1. Make up a sugar solution matching the desired alcohol strength so that the liquid temperature at the start of fermentation is somewhere between 20-37°C.
2. Add Turbo Yeast directly into the sugar solution.
3. Continue to stir throughout fermentation.
4. Record liquid temperature and specific gravity every 24 hours, and if possible in shorter intervals. Use the Fermentation Sheet and use a maximum thermometer to measure the liquid temperature.


Can we use Turbo yeast for fruit schnapps?
We sell Turbo yeast for fermentation of "sugar" and water. We have customers who tell us that the Turbo, while forced to ferment slower, is good for fruit schnapps. It makes more and purer alcohol, and a larger production of alcohol, and therefore more carbon dioxide--so it gets a lot more fruit "bite" taste out of the fruit. More taste, better taste, and fruitier taste, and a lot more schnapps as the alcohol content is 17%.

However, this is not allowed in most counties, e.g., Germany, Austria, and Switzerland, so if a distiller adds sugar, he is not allowed to sell the product under the highest quality name (Obstbrand). This can only be done in countries where it is allowed. In Germany, Austria, Switzerland, etc., a hobby distiller gets more taste (like the bite in the fruit) than a distillery selling its product for prices similar to expensive cognac.

We recommend our General wine yeast together with our General wine nutrients for fruit schnapps. This will give a reliable fermentation in under 2 weeks and often improves the quality of the product. Fermentation will always reach dryness even where the acidity is high.

We plan to ferment mash for fuel alcohol. Taste is not important. We can have a constant temperature. What do you suggest?

There are two options, using this fermentation liquid temperature:

1. 14.5% ethanol in 24 hours at 38°C/100F
2. 16-17% ethanol in 25-30 hours at 35-38°C/95-100F. Contact us before first fermentation for details. Fermentation can be even faster by optimizing every part of it.


What are the main reasons for fermentations to stick?
For fermentation of sugar and similar, it happens when one is not using Turbo yeast. It is very hard to ferment sugar alone, especially to get a pure fermentation and high alcohol. Wrong yeast strain (often a bakers yeast), wrong nutrients, or lack of nutrients, and too low a temperature tolerance are also reasons for fermentations to stick.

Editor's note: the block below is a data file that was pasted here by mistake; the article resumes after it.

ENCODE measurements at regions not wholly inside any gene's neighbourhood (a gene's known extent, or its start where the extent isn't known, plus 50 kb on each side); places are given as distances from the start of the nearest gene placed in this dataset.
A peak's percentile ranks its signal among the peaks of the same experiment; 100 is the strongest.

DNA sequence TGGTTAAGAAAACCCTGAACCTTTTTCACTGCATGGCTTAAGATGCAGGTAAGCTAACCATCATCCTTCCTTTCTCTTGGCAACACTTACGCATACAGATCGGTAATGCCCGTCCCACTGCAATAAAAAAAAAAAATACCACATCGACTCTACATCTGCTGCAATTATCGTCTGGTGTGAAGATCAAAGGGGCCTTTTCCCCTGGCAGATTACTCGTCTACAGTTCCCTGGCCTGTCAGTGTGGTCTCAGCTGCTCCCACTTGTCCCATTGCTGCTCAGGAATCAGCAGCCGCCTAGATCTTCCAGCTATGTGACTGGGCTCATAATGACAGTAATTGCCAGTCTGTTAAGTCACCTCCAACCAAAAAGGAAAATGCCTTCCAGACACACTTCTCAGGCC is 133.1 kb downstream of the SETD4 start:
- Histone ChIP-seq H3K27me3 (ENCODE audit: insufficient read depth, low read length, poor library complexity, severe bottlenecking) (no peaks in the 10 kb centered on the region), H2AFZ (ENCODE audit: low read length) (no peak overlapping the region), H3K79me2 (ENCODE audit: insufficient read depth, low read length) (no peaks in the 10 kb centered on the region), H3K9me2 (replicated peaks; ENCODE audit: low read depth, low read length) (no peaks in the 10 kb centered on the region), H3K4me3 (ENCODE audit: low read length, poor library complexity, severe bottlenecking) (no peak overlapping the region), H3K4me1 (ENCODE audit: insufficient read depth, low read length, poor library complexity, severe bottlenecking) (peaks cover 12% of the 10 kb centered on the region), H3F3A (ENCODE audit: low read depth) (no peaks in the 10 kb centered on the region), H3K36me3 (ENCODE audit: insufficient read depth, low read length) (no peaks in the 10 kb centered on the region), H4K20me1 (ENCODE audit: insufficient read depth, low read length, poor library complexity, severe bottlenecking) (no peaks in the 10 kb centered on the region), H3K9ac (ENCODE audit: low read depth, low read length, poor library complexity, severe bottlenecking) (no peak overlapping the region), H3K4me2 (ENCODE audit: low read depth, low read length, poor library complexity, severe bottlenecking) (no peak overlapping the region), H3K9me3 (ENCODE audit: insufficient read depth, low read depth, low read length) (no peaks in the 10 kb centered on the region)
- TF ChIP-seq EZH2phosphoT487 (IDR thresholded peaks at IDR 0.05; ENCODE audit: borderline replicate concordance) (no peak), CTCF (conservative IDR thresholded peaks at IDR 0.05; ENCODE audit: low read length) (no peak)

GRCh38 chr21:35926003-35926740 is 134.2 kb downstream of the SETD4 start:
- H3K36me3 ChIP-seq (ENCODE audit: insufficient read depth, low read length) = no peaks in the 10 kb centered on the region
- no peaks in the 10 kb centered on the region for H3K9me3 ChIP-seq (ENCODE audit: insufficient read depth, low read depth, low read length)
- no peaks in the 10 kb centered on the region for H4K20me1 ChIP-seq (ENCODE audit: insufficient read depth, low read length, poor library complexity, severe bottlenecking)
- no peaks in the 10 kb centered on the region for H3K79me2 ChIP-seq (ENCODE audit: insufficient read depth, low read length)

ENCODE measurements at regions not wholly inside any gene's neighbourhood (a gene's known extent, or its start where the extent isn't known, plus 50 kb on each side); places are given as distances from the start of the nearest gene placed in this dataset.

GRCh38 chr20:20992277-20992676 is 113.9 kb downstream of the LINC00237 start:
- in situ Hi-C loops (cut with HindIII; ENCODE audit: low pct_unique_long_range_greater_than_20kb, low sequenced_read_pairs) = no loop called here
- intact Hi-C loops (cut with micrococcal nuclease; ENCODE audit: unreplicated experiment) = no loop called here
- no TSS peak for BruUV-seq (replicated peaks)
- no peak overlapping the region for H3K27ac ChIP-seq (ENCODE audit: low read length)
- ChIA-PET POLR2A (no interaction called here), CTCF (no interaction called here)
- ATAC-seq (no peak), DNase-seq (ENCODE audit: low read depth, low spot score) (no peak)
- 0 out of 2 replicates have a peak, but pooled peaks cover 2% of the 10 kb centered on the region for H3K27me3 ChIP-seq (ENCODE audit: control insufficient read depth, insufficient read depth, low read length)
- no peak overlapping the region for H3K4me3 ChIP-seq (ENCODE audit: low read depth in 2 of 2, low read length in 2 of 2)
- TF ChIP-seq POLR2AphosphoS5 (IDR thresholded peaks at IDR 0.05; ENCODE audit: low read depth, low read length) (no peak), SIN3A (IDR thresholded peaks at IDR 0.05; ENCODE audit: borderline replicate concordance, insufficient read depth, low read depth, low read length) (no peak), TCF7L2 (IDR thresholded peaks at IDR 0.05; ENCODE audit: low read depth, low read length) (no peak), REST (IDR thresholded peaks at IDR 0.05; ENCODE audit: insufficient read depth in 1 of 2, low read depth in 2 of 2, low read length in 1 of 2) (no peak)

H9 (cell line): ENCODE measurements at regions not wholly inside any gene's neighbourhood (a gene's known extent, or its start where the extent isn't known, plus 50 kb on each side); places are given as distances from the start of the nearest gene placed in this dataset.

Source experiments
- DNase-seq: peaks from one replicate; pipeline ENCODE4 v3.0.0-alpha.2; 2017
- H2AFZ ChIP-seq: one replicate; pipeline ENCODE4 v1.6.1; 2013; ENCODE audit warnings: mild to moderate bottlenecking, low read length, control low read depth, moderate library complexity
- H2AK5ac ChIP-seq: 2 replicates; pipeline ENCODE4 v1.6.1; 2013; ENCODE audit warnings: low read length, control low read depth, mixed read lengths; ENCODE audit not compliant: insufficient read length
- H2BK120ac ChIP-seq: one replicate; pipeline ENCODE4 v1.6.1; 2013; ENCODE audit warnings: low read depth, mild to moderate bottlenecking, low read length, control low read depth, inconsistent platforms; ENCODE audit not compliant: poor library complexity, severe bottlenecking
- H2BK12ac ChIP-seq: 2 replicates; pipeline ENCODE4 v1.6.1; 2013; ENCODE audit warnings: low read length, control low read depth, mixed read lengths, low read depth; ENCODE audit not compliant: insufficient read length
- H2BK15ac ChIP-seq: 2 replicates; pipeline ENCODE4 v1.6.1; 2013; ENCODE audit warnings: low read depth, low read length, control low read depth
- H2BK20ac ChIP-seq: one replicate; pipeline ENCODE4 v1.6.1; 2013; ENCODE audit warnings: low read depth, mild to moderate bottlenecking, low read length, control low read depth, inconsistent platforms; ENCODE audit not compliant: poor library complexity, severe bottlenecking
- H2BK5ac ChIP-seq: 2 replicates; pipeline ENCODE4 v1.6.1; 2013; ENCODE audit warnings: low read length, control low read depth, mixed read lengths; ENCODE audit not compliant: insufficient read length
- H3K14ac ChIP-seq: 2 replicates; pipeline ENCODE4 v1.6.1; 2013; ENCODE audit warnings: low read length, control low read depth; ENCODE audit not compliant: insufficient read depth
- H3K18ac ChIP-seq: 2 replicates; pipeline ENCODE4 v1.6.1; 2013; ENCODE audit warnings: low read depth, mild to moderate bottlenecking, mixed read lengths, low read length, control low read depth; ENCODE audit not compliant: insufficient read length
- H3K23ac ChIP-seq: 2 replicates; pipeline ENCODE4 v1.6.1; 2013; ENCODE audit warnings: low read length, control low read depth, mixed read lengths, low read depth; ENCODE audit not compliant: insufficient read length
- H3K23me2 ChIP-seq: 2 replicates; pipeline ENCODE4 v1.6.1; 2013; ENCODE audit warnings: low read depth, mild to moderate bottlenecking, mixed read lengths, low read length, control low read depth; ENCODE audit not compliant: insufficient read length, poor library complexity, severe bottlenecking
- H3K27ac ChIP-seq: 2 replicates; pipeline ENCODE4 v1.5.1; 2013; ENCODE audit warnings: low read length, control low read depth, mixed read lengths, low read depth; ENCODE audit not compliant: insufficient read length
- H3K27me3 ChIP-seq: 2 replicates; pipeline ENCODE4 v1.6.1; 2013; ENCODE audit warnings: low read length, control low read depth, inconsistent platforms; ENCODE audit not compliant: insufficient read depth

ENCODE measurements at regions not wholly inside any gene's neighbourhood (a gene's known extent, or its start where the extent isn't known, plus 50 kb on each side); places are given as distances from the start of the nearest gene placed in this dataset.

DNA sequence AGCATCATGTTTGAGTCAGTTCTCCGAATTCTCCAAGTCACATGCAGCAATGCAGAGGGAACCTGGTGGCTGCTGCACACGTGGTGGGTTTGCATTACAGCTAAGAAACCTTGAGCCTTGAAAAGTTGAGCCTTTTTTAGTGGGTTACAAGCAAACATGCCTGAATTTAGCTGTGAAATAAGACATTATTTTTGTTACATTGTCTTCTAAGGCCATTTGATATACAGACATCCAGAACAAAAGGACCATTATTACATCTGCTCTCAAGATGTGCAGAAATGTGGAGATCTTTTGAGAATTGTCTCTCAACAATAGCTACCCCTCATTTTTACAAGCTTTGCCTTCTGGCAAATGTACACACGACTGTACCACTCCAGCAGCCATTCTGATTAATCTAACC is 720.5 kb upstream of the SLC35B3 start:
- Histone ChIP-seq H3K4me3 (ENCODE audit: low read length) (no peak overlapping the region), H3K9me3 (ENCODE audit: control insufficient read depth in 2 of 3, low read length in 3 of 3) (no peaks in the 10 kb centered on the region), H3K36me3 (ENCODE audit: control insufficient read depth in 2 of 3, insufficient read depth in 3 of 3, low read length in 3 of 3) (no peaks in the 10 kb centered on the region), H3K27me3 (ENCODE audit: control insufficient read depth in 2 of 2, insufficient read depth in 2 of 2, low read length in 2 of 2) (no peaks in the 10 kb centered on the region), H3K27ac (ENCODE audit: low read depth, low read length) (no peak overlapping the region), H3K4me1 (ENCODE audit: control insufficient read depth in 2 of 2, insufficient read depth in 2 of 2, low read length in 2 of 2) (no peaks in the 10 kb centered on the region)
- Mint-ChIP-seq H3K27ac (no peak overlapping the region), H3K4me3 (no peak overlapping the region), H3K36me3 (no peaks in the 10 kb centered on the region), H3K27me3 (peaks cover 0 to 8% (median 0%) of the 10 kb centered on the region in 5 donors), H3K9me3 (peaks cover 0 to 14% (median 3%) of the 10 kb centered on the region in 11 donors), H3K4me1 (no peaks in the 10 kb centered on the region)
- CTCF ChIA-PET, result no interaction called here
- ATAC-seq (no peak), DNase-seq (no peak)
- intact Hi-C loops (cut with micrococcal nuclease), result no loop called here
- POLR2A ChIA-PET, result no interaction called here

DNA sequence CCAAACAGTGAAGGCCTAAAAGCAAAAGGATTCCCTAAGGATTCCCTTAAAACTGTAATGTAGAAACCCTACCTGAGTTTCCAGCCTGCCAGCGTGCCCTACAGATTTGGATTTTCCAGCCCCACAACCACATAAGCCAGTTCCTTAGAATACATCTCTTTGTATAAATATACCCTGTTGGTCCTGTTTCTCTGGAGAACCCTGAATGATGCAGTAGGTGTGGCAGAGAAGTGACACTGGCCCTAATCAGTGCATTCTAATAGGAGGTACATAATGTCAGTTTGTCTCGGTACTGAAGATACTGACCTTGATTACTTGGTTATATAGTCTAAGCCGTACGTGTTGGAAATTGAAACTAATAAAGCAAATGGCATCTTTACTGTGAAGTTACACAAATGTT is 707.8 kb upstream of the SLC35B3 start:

Or something else could be wrong, like one didn't add nutrient; or killed the yeast because of excessively high temperature during fermentation; or osmotic pressure killed the dry yeast because of improper handling; or the pH is too low.

What specifications are needed for the water for a fermentation of sugar with Turbo Yeast?
The water quality should be potable (drinkable). Nothing else matters.

How long can we store the Turbo yeast?
The yeast can be stored for 12 months at 25°C provided the sacks are stored dry and left unopened. After 12-24 months the performance will start to decline, and by 30 months storage performance will be poor. Be aware that yeast life viability drops rapidly above 30°C. Using a storage of 35°C shelf life reduces it from 18 months to 2-3 months. Cellars are perfect to store in if they are very dry.

* Storing in 4°C extends shelf life 2 times.
* Storing in 8°C extends shelf life 1.5 times.
* The yeast can be stored for 24 months at 25°C provided the sacks are stored dry and left unopened on the original 875 kg palette with the outer card board protection remaining. Two years!

We plan to ferment dextrose mono hydrate and not sucrose. Shall we change dosage?
Yes, you need 12.5% more to reach the same alcohol percentage as with sucrose.